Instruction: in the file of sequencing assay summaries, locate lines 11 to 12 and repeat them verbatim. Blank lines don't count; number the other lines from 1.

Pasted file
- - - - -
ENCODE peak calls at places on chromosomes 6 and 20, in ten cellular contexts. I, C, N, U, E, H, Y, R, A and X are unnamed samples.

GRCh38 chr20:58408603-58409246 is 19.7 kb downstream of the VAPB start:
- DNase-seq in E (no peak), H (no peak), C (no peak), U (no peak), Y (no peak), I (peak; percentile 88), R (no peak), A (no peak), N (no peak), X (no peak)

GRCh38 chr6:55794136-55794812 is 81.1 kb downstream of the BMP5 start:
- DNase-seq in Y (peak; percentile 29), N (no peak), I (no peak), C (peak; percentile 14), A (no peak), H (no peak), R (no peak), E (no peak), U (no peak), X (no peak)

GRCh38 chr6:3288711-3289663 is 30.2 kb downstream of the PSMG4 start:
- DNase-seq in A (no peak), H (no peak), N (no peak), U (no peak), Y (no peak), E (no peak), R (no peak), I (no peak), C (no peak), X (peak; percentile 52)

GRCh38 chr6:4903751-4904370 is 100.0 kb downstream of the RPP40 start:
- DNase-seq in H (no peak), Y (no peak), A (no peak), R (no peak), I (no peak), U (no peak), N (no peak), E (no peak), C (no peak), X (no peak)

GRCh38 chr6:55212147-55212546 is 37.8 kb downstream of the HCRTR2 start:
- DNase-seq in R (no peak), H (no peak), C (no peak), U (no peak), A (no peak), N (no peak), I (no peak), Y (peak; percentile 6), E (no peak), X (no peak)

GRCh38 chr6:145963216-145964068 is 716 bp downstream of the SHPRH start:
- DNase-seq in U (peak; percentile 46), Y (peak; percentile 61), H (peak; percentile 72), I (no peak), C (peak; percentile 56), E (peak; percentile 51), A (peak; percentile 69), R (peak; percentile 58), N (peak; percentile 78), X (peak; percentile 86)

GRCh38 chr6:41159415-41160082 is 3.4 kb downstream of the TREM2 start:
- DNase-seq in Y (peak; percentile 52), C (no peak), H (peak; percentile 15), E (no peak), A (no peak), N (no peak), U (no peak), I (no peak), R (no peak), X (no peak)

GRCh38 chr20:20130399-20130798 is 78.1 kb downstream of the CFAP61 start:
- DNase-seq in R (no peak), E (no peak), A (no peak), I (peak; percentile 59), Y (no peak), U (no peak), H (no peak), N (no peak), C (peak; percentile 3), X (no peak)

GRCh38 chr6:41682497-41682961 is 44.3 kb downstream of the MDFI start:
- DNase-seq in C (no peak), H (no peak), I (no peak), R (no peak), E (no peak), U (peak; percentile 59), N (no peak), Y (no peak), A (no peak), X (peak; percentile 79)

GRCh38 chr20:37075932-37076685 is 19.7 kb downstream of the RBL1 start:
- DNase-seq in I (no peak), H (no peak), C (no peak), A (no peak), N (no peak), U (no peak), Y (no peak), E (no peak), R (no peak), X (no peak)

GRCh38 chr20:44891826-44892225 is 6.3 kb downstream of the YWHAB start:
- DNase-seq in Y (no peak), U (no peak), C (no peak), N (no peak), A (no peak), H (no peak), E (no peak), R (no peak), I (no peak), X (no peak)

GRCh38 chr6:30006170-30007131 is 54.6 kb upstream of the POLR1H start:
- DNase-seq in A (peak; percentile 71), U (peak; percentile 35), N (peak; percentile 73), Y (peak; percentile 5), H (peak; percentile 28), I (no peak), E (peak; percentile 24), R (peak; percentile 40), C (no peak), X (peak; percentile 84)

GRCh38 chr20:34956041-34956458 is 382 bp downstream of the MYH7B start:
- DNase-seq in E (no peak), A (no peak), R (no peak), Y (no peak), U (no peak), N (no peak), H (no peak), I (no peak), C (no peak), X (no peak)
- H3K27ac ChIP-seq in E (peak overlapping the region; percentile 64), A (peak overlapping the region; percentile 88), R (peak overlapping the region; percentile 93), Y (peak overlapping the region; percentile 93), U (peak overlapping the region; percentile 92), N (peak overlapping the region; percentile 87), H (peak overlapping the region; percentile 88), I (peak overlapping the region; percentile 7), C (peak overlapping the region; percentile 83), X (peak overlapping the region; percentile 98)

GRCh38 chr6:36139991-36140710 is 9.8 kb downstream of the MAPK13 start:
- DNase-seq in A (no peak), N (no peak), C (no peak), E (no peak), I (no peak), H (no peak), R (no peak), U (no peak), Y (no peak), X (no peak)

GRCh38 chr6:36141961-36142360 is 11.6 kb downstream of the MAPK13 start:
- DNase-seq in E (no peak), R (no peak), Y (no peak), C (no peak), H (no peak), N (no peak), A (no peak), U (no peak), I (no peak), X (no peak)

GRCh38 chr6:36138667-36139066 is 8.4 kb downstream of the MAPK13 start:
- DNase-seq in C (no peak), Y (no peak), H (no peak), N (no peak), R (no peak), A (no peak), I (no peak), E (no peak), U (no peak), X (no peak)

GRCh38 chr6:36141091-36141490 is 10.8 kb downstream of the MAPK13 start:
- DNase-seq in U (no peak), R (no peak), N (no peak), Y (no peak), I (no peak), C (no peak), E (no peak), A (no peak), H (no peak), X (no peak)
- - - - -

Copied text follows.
- DNase-seq in R (no peak), H (no peak), C (no peak), U (no peak), A (no peak), N (no peak), I (no peak), Y (peak; percentile 6), E (no peak), X (no peak)

GRCh38 chr6:145963216-145964068 is 716 bp downstream of the SHPRH start: